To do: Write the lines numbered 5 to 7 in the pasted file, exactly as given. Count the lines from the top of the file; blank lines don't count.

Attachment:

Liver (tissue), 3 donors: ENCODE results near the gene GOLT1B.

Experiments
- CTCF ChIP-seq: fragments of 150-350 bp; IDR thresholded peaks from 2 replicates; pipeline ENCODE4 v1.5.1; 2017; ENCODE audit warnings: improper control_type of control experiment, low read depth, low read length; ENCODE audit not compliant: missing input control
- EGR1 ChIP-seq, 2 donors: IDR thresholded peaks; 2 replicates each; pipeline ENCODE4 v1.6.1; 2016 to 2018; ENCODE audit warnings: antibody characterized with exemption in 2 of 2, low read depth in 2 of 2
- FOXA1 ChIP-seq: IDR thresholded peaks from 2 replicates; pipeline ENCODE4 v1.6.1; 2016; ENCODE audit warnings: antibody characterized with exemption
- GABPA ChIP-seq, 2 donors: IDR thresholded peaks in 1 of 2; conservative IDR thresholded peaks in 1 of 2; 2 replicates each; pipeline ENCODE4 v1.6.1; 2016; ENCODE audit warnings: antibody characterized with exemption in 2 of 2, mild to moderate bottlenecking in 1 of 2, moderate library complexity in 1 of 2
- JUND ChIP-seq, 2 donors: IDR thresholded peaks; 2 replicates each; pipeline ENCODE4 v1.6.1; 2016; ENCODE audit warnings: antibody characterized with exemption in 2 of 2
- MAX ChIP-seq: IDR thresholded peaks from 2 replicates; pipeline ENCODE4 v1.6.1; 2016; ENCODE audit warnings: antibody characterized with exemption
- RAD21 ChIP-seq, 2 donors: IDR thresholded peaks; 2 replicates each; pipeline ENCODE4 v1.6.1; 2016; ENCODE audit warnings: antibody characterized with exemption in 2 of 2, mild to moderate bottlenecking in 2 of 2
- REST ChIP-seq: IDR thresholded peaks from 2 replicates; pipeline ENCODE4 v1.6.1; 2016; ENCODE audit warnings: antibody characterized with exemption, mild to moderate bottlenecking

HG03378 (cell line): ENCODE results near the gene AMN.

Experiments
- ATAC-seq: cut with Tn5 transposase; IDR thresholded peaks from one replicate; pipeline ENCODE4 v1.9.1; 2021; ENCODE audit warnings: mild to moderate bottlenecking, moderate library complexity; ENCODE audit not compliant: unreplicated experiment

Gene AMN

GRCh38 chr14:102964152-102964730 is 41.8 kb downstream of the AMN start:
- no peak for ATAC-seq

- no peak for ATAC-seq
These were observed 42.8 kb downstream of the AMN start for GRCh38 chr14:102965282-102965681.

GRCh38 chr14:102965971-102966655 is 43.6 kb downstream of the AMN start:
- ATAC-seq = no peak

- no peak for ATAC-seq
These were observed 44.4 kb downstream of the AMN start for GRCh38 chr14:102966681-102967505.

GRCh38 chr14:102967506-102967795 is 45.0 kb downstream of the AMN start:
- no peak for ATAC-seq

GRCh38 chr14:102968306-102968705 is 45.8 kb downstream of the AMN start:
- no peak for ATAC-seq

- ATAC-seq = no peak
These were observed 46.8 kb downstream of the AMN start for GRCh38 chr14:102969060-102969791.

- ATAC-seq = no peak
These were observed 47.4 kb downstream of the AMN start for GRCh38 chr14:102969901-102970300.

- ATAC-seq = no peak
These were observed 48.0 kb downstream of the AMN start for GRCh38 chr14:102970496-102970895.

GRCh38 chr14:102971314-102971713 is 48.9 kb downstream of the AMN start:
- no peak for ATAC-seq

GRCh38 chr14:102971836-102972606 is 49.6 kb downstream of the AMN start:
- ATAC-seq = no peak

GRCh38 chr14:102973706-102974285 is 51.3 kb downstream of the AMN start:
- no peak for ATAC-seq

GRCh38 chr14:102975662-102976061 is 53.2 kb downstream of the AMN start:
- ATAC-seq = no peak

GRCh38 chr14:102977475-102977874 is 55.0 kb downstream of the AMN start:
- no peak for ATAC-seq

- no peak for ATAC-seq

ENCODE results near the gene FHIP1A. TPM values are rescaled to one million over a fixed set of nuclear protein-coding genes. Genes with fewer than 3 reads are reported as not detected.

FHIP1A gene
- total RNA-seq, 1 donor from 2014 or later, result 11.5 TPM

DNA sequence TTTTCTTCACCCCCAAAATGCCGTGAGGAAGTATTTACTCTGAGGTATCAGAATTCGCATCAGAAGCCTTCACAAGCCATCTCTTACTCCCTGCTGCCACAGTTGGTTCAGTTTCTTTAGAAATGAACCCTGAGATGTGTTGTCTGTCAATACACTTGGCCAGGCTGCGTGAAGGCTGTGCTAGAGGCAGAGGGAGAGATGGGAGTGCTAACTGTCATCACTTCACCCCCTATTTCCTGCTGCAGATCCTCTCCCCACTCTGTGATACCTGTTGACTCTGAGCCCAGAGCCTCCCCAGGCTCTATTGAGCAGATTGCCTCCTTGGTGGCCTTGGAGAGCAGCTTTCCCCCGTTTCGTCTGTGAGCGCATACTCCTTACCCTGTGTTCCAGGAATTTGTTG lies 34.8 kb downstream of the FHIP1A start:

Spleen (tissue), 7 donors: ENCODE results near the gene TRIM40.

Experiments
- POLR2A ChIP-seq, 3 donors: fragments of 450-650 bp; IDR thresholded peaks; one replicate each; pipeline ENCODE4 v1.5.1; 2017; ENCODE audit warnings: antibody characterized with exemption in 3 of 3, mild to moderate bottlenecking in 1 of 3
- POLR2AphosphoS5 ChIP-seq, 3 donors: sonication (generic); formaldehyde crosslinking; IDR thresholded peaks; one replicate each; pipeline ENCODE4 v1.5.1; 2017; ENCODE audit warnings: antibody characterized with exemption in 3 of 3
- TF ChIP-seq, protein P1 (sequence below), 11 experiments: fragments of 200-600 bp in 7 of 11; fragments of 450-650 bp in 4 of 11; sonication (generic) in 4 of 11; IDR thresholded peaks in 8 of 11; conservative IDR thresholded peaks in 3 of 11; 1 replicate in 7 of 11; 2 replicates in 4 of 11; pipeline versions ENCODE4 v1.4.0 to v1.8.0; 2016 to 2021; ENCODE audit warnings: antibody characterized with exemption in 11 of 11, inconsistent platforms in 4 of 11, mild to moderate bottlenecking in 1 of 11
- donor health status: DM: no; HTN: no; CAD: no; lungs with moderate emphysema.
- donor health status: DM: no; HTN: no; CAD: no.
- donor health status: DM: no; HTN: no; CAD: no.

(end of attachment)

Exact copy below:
- FOXA1 ChIP-seq: IDR thresholded peaks from 2 replicates; pipeline ENCODE4 v1.6.1; 2016; ENCODE audit warnings: antibody characterized with exemption
- GABPA ChIP-seq, 2 donors: IDR thresholded peaks in 1 of 2; conservative IDR thresholded peaks in 1 of 2; 2 replicates each; pipeline ENCODE4 v1.6.1; 2016; ENCODE audit warnings: antibody characterized with exemption in 2 of 2, mild to moderate bottlenecking in 1 of 2, moderate library complexity in 1 of 2
- JUND ChIP-seq, 2 donors: IDR thresholded peaks; 2 replicates each; pipeline ENCODE4 v1.6.1; 2016; ENCODE audit warnings: antibody characterized with exemption in 2 of 2